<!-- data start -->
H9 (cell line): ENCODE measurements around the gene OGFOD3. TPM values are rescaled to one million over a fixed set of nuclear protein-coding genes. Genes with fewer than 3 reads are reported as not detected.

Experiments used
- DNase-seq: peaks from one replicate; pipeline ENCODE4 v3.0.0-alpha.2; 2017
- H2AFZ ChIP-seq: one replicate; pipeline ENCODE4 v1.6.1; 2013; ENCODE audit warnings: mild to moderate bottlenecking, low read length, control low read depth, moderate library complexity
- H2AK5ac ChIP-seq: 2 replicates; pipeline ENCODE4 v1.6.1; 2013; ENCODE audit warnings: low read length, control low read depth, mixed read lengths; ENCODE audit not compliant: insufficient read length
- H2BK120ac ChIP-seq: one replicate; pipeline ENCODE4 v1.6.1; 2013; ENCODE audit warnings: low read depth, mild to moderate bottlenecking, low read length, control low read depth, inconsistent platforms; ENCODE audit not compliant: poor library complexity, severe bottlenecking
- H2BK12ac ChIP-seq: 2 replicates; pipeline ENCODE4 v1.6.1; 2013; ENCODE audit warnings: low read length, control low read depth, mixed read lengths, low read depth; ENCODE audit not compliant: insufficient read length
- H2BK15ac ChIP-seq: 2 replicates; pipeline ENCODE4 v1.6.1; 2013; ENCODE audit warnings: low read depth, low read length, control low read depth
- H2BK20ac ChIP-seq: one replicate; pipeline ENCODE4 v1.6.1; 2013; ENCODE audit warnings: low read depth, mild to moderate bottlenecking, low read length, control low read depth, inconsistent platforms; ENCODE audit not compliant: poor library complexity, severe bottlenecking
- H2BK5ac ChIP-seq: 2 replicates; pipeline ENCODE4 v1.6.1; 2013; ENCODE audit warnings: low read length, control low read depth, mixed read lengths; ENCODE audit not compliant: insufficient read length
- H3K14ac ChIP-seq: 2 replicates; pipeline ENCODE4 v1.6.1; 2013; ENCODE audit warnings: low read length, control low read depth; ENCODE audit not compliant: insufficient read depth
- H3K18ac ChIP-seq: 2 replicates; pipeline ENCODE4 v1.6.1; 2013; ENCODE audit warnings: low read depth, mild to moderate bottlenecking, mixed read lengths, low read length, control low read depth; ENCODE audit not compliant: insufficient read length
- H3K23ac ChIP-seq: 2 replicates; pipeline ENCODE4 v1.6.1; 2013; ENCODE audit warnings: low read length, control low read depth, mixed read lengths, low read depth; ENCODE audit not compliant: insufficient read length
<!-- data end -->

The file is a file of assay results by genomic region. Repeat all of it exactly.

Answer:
H9 (cell line): ENCODE measurements around the gene OGFOD3. TPM values are rescaled to one million over a fixed set of nuclear protein-coding genes. Genes with fewer than 3 reads are reported as not detected.

Experiments used
- DNase-seq: peaks from one replicate; pipeline ENCODE4 v3.0.0-alpha.2; 2017
- H2AFZ ChIP-seq: one replicate; pipeline ENCODE4 v1.6.1; 2013; ENCODE audit warnings: mild to moderate bottlenecking, low read length, control low read depth, moderate library complexity
- H2AK5ac ChIP-seq: 2 replicates; pipeline ENCODE4 v1.6.1; 2013; ENCODE audit warnings: low read length, control low read depth, mixed read lengths; ENCODE audit not compliant: insufficient read length
- H2BK120ac ChIP-seq: one replicate; pipeline ENCODE4 v1.6.1; 2013; ENCODE audit warnings: low read depth, mild to moderate bottlenecking, low read length, control low read depth, inconsistent platforms; ENCODE audit not compliant: poor library complexity, severe bottlenecking
- H2BK12ac ChIP-seq: 2 replicates; pipeline ENCODE4 v1.6.1; 2013; ENCODE audit warnings: low read length, control low read depth, mixed read lengths, low read depth; ENCODE audit not compliant: insufficient read length
- H2BK15ac ChIP-seq: 2 replicates; pipeline ENCODE4 v1.6.1; 2013; ENCODE audit warnings: low read depth, low read length, control low read depth
- H2BK20ac ChIP-seq: one replicate; pipeline ENCODE4 v1.6.1; 2013; ENCODE audit warnings: low read depth, mild to moderate bottlenecking, low read length, control low read depth, inconsistent platforms; ENCODE audit not compliant: poor library complexity, severe bottlenecking
- H2BK5ac ChIP-seq: 2 replicates; pipeline ENCODE4 v1.6.1; 2013; ENCODE audit warnings: low read length, control low read depth, mixed read lengths; ENCODE audit not compliant: insufficient read length
- H3K14ac ChIP-seq: 2 replicates; pipeline ENCODE4 v1.6.1; 2013; ENCODE audit warnings: low read length, control low read depth; ENCODE audit not compliant: insufficient read depth
- H3K18ac ChIP-seq: 2 replicates; pipeline ENCODE4 v1.6.1; 2013; ENCODE audit warnings: low read depth, mild to moderate bottlenecking, mixed read lengths, low read length, control low read depth; ENCODE audit not compliant: insufficient read length
- H3K23ac ChIP-seq: 2 replicates; pipeline ENCODE4 v1.6.1; 2013; ENCODE audit warnings: low read length, control low read depth, mixed read lengths, low read depth; ENCODE audit not compliant: insufficient read length